“It was a closet, but it was our closet. It wasn’t about the space. It was about the people in the space,” said Anthony Stewart, the former NHLer and longtime Nichol client turned Sportsnet analyst. “The work that was done in that little gym, the watts that were burned — they could light up the CN Tower.”

In an era in which social distancing has been a priority, Nichol decided he needed a bigger space. And after last summer saw him put clients through their paces at a formerly abandoned warehouse in Etobicoke — a facility that could have credibly stood in for the set of a horror movie — he’s spent the past handful of months at a more appealing locale.

With NHL training camps only days away from commencing, Nichol just wrapped up his first hockey off-season based out of a 6,000-square-foot corner of a converted airplane hangar at Downsview Park. Though he doesn’t do much advertising beyond presiding over a website (MattNichol.com) and a social-media presence (@matt_nichol on Instagram), he said the new space — which mixed high-ceilinged, well-ventilated airiness with an undeniable junkyard grittiness — allows him the possibility of finally expanding his roster of clients.

“Previously for every client we accepted, we turned four away. It wasn’t because we were trying to be exclusive. We just physically couldn’t accommodate everybody,” Nichol said. “We’re never going to turn it into a huge-volume business. But before, if we had an NBA client in the gym, like Joel Anthony, he physically took up half my gym with his wingspan … All the pro athletes were raving about (the Downsview facility) in the summer. They said they loved the little dungeon, but there were some days when it was like, ‘It’s romantic, but this is getting a little ridiculous.’ Doing chin-ups on a rusty water pipe — it’s fun to tell the stories. But it’s nice to finally have enough space to actually turn around and not bump into somebody.”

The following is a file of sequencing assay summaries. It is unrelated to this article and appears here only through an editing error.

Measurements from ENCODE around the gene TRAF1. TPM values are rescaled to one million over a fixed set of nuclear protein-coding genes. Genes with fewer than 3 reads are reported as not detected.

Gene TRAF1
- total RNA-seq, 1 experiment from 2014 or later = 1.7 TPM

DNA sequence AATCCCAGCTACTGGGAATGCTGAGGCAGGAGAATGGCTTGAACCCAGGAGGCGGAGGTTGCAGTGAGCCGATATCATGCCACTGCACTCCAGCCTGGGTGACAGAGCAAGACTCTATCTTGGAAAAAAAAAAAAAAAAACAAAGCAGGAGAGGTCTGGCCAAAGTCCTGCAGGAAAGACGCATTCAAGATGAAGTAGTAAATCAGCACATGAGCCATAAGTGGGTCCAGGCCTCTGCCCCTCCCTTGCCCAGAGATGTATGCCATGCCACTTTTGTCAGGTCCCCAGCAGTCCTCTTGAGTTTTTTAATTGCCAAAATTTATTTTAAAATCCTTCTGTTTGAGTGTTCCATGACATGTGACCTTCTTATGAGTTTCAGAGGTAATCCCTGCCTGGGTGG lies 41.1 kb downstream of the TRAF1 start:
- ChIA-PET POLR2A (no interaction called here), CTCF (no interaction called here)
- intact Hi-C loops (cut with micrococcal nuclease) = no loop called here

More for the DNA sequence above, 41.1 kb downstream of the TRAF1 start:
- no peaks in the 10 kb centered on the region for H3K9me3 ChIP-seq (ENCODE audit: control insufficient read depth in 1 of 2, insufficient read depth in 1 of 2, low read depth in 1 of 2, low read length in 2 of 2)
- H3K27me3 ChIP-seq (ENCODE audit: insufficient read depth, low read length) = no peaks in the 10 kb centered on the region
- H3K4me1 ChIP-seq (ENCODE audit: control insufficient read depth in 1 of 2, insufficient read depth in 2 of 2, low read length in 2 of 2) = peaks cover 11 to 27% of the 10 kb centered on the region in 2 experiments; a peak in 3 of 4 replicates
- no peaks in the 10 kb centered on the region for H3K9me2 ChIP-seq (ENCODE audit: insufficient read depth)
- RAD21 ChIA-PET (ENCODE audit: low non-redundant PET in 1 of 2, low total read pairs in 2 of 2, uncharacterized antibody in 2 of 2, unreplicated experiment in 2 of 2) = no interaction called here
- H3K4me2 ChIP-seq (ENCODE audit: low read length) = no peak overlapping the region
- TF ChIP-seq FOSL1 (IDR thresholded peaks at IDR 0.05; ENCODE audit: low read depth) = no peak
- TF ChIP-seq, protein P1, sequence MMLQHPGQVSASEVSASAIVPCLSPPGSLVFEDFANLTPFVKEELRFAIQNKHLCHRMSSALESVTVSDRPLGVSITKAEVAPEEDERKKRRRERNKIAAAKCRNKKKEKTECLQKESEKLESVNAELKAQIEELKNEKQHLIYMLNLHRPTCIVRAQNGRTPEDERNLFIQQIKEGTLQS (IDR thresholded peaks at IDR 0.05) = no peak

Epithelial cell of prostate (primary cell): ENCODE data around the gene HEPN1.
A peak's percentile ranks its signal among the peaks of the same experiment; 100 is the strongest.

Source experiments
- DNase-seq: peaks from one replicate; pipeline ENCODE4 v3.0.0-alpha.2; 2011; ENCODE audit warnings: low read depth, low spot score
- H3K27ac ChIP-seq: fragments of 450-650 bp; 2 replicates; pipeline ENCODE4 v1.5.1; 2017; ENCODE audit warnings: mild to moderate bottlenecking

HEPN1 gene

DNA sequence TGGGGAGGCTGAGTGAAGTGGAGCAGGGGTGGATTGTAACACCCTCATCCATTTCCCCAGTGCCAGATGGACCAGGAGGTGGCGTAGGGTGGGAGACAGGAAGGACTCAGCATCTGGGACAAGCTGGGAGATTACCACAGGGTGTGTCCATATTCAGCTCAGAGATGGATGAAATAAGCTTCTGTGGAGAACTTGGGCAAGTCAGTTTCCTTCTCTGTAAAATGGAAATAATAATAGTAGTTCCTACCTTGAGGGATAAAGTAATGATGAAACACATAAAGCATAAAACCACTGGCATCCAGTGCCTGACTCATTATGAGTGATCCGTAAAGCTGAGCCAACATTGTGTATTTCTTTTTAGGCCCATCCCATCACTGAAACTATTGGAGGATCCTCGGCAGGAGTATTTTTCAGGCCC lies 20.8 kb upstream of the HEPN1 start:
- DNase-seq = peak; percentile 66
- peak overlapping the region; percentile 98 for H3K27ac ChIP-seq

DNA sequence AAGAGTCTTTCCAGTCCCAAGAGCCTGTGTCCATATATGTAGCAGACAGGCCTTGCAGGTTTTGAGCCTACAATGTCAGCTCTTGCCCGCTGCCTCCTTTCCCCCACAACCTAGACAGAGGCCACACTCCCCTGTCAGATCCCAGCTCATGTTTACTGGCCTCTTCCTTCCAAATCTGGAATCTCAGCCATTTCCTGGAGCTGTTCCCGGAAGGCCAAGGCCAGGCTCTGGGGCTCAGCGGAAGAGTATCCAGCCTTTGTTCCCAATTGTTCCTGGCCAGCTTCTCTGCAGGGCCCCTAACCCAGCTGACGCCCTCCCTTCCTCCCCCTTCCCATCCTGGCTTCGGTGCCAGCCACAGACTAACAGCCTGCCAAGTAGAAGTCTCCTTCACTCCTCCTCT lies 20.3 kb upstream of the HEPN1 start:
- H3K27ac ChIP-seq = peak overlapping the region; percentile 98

Earlier this month, Nichol had a moment of pause when the hockey world commemorated the 10th anniversary of the Lokomotiv Yaroslavl airplane tragedy. It was a little more than 10 years earlier, after all, that Nichol was offered a lucrative job by the KHL club — a job he’d seriously considered taking, only to ultimately decide that it wouldn’t jibe with the demands of his off-season training business.

“I can remember at the time being really upset and pissed off and wondering if I’d made the wrong decision,” Nichol said. “And then something so horrific happens” — 44 of the 45 people on the plane bound for Yaroslavl’s season opener in Minsk were killed in a crash shortly after takeoff — “and, as cliché as it sounds, you realize how fleeting life is, how one simple decision one way or another can alter your life so dramatically. But it’s a moment when you have such mixed emotions. Obviously gratitude for it not being you on the plane, but also an empty, bizarre feeling to think about all the other people who lost their lives and all the families that were impacted.”

Nichol, it turned out, had been recommended for the Yaroslavl job by Roberts, the ex-Leaf turned strength-and-conditioning guru who’s been widely credited with helping to normalize the once-scoffed-at notion that NHL teams ought to invest in the health and wellness of their players. Still, when Nichol took over the Leafs job 19 years ago this summer — this after Roberts had just led the team in post-season scoring at age 36 — Nichol remembers bringing along some of his own equipment to the practice facility. Suddenly, Leafs who’d built their workouts around the club’s 40-pound dumbbells were pleasantly surprised with the progress they made using Nichol’s 50- and 60-pounders. And Nichol, too, remembers having to make a case, now seen as a no-brainer, that a mega-rich franchise spending tens of millions on talent would be purchasing a form of insurance by spending mere thousands optimizing player fitness and nutrition.

“I fought to get breakfasts provided for the players. I fought to have healthier lunches. I fought to get better equipment in the gym. All those battles, I was successful and in large part because of Gary,” Nichol said. “I would go back and forth with the guys upstairs in finance about the budget, and then I would sit down with someone and say, ‘Gary and Mats are pretty pissed off we don’t have better weights in the gym.’ And then all of a sudden we would find some more money in the budget … It’s crazy when you think about it, how much things have changed.”